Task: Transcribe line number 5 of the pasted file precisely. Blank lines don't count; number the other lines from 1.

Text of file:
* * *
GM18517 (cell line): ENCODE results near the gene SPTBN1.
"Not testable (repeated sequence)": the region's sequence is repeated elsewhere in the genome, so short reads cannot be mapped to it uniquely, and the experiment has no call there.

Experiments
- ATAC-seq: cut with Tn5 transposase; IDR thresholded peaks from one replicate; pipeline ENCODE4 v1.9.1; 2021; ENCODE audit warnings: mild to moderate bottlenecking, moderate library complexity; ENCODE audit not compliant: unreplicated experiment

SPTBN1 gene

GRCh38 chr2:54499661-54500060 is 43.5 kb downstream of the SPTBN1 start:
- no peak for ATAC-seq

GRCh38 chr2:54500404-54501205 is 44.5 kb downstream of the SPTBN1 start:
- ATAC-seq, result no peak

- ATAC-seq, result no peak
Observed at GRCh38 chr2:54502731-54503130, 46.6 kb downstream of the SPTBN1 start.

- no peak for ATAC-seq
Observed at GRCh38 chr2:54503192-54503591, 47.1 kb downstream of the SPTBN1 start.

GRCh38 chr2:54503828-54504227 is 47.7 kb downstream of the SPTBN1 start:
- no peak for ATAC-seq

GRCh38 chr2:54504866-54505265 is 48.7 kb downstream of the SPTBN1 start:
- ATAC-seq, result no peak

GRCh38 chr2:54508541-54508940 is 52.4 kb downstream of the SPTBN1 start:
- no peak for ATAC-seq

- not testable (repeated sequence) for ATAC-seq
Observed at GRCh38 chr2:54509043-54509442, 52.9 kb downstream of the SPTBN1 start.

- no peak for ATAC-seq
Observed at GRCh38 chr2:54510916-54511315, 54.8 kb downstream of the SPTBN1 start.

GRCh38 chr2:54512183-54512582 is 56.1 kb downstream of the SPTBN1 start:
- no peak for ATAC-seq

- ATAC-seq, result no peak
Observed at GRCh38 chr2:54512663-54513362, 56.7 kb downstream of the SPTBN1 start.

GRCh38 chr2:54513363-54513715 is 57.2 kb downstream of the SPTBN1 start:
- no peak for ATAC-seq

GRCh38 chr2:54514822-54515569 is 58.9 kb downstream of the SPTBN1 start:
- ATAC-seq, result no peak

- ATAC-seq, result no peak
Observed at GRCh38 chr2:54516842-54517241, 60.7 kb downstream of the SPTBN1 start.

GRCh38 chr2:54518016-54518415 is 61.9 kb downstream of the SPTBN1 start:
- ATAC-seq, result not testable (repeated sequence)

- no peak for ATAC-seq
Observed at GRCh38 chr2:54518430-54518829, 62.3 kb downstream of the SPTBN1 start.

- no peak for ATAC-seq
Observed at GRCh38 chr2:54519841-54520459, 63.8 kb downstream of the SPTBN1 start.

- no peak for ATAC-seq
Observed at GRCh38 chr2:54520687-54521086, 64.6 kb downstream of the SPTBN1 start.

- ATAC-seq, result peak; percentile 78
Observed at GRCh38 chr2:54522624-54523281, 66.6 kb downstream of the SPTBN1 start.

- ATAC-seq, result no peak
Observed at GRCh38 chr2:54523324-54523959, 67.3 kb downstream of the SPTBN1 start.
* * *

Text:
SPTBN1 gene